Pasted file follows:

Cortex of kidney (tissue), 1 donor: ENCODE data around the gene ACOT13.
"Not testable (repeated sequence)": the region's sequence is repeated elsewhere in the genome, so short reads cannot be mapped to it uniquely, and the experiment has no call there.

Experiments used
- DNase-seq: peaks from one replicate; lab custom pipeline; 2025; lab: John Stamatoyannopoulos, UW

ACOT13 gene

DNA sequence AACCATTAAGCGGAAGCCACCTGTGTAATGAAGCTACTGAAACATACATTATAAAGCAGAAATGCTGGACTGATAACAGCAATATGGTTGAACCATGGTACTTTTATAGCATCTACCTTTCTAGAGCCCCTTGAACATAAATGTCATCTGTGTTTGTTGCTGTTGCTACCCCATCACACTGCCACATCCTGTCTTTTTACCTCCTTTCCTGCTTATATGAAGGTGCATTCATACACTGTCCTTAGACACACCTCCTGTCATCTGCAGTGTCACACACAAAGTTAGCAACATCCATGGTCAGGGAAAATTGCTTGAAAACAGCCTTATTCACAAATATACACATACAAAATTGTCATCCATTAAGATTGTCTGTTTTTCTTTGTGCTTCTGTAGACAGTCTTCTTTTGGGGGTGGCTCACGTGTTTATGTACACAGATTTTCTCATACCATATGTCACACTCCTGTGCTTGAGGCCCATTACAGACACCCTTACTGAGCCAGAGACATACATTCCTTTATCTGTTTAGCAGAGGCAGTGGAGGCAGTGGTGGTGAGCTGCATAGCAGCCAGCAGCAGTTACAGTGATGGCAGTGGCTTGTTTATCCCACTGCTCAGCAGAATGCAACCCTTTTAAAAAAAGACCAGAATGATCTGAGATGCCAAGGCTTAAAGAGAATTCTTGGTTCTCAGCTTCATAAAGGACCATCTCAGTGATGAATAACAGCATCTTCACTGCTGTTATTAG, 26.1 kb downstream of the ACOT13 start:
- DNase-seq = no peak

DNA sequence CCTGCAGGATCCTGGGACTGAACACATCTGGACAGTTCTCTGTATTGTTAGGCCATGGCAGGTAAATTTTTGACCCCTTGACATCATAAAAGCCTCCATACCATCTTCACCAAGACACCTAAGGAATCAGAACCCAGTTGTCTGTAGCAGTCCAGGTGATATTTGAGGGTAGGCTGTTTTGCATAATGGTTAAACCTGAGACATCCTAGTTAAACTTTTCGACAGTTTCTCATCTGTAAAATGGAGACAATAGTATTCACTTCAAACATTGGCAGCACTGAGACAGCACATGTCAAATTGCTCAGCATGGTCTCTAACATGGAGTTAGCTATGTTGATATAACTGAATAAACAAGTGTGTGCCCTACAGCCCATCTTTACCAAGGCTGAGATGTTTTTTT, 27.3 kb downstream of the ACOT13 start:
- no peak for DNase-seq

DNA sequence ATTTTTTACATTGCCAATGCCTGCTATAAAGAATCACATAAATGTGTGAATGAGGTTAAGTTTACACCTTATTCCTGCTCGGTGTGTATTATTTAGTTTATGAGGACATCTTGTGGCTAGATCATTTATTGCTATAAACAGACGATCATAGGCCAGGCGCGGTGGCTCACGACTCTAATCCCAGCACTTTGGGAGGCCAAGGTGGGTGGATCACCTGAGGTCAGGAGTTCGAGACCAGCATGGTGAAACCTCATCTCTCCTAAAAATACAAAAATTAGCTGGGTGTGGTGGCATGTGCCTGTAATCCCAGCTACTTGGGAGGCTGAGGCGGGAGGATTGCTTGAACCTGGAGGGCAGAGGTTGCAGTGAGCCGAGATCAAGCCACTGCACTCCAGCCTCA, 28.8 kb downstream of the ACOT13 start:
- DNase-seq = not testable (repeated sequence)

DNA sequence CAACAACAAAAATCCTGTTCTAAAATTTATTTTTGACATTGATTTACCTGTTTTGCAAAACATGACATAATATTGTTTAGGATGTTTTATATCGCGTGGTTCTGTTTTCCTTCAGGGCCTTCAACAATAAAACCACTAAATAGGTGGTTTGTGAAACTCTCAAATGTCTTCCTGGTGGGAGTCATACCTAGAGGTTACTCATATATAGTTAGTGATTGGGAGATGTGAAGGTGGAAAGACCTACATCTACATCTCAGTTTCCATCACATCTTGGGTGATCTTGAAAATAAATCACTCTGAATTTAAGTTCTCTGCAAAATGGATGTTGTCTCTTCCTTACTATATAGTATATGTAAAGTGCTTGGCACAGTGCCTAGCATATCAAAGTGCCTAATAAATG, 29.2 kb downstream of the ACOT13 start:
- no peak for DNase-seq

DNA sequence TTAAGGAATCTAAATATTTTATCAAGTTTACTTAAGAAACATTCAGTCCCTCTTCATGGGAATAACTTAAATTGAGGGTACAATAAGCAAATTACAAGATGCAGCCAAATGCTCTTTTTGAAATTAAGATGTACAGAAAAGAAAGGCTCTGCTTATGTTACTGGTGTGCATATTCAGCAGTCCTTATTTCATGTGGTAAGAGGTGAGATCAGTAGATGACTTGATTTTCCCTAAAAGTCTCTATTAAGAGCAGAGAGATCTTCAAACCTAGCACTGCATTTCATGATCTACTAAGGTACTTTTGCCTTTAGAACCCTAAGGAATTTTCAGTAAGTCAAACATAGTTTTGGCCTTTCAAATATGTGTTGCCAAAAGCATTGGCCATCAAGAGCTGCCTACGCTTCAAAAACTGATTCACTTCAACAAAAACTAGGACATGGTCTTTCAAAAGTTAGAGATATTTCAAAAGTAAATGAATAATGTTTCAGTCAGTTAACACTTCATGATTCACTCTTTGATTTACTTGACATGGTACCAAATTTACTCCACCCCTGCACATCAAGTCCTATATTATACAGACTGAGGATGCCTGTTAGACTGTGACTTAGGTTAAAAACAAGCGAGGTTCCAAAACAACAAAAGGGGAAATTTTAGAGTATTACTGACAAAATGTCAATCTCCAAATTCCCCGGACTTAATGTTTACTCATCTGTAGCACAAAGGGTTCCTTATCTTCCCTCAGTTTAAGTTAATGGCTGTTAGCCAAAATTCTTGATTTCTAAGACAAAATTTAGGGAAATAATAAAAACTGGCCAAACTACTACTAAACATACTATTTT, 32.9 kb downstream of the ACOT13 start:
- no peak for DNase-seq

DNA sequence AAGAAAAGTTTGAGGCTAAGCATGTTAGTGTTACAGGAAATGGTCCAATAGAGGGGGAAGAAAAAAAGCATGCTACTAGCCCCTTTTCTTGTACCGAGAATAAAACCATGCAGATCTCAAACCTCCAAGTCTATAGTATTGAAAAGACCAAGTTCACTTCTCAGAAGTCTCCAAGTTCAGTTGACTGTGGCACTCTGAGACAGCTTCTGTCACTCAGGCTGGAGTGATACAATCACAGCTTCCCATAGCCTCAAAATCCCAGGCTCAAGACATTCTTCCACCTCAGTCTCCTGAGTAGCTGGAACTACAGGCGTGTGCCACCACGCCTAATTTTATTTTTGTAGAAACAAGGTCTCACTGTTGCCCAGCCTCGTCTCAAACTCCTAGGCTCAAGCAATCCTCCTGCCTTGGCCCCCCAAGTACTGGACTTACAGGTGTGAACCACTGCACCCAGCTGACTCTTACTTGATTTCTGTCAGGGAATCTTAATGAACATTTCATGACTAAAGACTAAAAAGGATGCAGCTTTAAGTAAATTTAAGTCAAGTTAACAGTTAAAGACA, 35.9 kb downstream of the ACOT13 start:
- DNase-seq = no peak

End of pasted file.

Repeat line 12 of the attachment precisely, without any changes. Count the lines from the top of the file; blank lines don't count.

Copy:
DNA sequence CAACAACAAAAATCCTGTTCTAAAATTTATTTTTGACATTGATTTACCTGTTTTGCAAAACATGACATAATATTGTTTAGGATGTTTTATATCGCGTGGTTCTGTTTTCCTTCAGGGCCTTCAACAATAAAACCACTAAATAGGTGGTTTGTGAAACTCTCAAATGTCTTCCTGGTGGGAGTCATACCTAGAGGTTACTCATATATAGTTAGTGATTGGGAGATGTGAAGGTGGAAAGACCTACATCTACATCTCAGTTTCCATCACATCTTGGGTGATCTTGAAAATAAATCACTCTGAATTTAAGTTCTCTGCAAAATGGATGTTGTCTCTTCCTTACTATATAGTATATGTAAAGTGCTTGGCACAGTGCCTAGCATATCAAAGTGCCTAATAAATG, 29.2 kb downstream of the ACOT13 start: